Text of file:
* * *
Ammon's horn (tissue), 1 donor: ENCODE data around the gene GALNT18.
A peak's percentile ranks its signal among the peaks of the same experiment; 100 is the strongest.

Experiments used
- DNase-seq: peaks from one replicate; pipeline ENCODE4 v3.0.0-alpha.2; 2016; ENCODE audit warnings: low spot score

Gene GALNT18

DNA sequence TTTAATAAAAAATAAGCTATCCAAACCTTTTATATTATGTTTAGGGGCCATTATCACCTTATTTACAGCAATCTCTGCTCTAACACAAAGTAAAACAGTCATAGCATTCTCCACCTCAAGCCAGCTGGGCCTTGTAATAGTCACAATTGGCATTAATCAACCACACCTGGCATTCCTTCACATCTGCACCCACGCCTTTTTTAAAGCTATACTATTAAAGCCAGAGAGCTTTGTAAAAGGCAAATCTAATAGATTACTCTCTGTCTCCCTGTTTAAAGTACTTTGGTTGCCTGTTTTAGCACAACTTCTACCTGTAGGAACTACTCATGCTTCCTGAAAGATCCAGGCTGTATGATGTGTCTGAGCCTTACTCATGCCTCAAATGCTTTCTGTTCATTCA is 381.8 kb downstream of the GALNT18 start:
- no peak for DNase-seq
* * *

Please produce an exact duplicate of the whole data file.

Ammon's horn (tissue), 1 donor: ENCODE data around the gene GALNT18.
A peak's percentile ranks its signal among the peaks of the same experiment; 100 is the strongest.

Experiments used
- DNase-seq: peaks from one replicate; pipeline ENCODE4 v3.0.0-alpha.2; 2016; ENCODE audit warnings: low spot score

Gene GALNT18

DNA sequence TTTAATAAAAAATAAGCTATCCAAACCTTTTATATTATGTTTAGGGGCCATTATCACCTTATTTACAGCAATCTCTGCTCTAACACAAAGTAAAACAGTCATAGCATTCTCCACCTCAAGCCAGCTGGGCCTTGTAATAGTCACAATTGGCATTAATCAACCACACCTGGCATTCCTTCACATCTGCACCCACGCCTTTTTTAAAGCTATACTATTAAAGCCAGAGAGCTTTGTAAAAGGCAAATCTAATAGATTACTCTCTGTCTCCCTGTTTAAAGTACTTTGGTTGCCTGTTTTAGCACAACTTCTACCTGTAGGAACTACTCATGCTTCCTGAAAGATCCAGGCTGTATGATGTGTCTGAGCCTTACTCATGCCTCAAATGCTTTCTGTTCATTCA is 381.8 kb downstream of the GALNT18 start:
- no peak for DNase-seq